StorytellingCoupled with reading, storytelling, or the exploration of narrative, is an essential part of the novel. As a writer, Joe is keenly aware of his choices in telling us, the readers, his story. He begins by explaining how to choose a beginning, as well as the artificiality of beginnings. From this stems the idea of the artificiality of all narratives. Joe tells the reader that a beginning should be chosen based on what will make the most "sense" of the events. He chooses to begin with the balloon accident, a senseless event that forces all the characters of the novel to rewrite it into a story that makes sense to them. Joe responds by trying to tell a story in which he is not responsible for Logan's death. Jean Logan responds by narrating a story in which her husband was not faithful to her, and therefore she hasn't lost as much as it seems. With the notion of the artificiality of stories comes the reminder that Enduring Love is, in fact, just a story. McEwan cautions the reader to approach it with a skeptical and analytical eye since it, too, is artificial and has an ulterior motive.
Fate vs. ChanceThe balloon accident underscores the struggle between fate and chance within Enduring Love. Joe, as a scientific atheist, believes the accident to be chance and struggles with the meaninglessness of John Logan's death as a result. Parry, as a Christian, views the encounter as fate, claiming that it happened in order to bring Joe to Parry and to God. The structure of the balloon accident evokes the struggle as Joe worries that "it was a precarious form of transport when the wind, rather than the pilot, set the course." Joe might interpret the winds as mere chance, or at least part of a large scientific narrative. Parry would credit the winds' movements to God, viewing them as essential in bringing Joe and him together.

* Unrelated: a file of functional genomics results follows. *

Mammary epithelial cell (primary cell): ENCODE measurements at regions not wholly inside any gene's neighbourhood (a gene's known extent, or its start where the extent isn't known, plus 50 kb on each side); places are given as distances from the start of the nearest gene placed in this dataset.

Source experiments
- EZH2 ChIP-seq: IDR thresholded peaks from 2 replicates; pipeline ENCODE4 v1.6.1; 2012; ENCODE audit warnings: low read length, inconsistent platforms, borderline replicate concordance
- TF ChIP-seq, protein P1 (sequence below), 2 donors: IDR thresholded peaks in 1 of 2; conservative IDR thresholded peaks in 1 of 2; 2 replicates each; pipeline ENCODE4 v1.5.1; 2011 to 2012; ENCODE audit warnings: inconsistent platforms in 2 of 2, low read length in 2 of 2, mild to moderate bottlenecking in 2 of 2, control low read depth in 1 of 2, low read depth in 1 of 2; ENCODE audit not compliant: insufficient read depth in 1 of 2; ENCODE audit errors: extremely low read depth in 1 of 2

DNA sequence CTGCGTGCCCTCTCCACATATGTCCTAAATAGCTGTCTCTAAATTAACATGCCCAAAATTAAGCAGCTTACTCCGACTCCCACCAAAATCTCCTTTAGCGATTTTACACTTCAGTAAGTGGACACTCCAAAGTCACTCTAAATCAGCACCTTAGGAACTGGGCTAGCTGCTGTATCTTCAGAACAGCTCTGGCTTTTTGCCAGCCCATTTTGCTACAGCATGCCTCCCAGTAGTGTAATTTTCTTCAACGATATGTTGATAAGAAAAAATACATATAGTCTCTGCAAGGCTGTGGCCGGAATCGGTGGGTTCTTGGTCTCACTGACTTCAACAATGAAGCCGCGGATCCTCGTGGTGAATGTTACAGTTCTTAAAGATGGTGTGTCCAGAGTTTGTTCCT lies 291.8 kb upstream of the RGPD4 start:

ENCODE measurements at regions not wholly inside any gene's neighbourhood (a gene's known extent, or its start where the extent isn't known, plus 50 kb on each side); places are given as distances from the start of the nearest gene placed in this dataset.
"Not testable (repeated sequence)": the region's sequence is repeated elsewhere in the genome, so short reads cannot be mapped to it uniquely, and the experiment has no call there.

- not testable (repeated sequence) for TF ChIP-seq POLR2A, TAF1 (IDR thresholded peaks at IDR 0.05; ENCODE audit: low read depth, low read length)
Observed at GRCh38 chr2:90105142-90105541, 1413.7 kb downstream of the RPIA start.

Religion and BeliefReligion is important in Enduring Love because it is ostensibly Parry's motivating factor. As a strong and outspoken atheist, McEwan doesn't present religion positively, making the most religious character a raving madman. At the same time, however, McEwan recognizes that there are many types of religions. For Joe, science and rationality are a sort of religion. He finds meaning in a "circle of life" evolutionary belief system and has his faith shaken when events like Logan's death and Parry's mania don't fit into that circle. It is significant that when Joe struggles with understanding Logan's tragedy he turns to his science writing as well as his failed science career for support.